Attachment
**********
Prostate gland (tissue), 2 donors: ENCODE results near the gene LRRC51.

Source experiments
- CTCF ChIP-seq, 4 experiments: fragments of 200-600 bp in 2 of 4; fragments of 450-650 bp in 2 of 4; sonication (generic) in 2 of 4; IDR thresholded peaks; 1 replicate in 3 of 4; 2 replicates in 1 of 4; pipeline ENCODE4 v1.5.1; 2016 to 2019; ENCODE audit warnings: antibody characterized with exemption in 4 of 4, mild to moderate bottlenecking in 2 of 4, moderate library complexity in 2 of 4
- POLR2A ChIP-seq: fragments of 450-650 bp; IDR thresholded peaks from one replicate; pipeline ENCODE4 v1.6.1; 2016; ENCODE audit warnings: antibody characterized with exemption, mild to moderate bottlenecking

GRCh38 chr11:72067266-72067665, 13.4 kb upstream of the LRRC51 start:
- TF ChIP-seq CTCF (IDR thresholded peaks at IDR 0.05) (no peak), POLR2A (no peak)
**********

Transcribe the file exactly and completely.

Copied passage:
Prostate gland (tissue), 2 donors: ENCODE results near the gene LRRC51.

Source experiments
- CTCF ChIP-seq, 4 experiments: fragments of 200-600 bp in 2 of 4; fragments of 450-650 bp in 2 of 4; sonication (generic) in 2 of 4; IDR thresholded peaks; 1 replicate in 3 of 4; 2 replicates in 1 of 4; pipeline ENCODE4 v1.5.1; 2016 to 2019; ENCODE audit warnings: antibody characterized with exemption in 4 of 4, mild to moderate bottlenecking in 2 of 4, moderate library complexity in 2 of 4
- POLR2A ChIP-seq: fragments of 450-650 bp; IDR thresholded peaks from one replicate; pipeline ENCODE4 v1.6.1; 2016; ENCODE audit warnings: antibody characterized with exemption, mild to moderate bottlenecking

GRCh38 chr11:72067266-72067665, 13.4 kb upstream of the LRRC51 start:
- TF ChIP-seq CTCF (IDR thresholded peaks at IDR 0.05) (no peak), POLR2A (no peak)